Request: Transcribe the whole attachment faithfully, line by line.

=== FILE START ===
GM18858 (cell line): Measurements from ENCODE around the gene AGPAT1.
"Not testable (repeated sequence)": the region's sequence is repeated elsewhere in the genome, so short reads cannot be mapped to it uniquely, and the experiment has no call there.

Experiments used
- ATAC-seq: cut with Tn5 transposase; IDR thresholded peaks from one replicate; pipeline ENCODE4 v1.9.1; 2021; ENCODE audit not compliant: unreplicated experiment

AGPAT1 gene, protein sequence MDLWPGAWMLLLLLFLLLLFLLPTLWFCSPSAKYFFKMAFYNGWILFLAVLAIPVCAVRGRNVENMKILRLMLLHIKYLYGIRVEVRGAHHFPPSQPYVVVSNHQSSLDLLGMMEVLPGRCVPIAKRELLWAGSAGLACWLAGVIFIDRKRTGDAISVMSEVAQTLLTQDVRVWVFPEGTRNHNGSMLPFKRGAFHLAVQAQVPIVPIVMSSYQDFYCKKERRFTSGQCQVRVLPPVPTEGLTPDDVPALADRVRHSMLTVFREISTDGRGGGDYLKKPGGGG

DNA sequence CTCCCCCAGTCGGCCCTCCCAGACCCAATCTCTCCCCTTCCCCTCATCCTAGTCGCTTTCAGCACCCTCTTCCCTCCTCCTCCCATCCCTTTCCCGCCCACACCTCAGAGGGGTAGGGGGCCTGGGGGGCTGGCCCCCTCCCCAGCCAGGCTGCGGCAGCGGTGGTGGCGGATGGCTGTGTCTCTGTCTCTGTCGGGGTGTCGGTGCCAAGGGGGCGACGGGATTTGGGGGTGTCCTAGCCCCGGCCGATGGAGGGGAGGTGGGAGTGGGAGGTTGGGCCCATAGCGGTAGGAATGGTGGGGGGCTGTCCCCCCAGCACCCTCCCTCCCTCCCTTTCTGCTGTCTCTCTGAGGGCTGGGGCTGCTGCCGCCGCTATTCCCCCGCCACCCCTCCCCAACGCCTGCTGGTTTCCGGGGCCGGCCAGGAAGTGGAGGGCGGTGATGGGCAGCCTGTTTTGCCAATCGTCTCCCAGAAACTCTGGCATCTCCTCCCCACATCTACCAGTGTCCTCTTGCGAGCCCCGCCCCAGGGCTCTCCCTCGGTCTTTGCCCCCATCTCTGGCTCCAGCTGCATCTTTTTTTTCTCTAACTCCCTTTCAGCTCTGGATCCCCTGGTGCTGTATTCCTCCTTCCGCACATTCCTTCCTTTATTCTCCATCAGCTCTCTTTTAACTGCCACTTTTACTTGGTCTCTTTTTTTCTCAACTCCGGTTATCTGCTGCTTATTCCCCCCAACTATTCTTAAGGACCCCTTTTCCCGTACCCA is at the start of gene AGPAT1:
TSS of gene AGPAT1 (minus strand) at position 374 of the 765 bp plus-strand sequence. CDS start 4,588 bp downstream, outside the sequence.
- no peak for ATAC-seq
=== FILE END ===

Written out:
GM18858 (cell line): Measurements from ENCODE around the gene AGPAT1.
"Not testable (repeated sequence)": the region's sequence is repeated elsewhere in the genome, so short reads cannot be mapped to it uniquely, and the experiment has no call there.

Experiments used
- ATAC-seq: cut with Tn5 transposase; IDR thresholded peaks from one replicate; pipeline ENCODE4 v1.9.1; 2021; ENCODE audit not compliant: unreplicated experiment

AGPAT1 gene, protein sequence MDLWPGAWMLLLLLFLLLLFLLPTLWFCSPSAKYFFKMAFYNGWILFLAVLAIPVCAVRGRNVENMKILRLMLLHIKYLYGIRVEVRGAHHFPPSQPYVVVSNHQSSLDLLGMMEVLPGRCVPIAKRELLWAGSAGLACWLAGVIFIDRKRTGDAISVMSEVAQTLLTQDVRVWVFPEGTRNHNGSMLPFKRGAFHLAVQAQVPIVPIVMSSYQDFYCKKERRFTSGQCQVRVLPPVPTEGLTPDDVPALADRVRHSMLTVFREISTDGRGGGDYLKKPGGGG

DNA sequence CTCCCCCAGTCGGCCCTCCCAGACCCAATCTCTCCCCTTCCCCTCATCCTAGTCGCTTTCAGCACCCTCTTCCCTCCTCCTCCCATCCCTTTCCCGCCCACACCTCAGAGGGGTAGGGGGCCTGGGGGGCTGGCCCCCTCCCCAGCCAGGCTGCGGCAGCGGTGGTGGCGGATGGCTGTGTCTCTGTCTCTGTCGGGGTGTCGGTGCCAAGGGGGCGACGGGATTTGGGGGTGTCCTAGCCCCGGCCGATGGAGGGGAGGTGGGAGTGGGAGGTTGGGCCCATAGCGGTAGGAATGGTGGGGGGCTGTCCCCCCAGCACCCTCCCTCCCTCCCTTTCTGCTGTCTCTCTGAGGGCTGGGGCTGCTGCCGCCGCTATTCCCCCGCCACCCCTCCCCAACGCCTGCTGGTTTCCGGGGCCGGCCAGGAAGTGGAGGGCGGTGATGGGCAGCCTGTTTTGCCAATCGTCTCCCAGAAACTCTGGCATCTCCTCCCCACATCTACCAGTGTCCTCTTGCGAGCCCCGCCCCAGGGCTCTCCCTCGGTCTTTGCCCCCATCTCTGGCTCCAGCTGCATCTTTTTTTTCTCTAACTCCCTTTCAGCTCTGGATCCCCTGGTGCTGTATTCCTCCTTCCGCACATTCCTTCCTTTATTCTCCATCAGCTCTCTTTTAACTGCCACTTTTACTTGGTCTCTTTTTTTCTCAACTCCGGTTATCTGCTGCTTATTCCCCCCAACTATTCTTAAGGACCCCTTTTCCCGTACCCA is at the start of gene AGPAT1:
TSS of gene AGPAT1 (minus strand) at position 374 of the 765 bp plus-strand sequence. CDS start 4,588 bp downstream, outside the sequence.
- no peak for ATAC-seq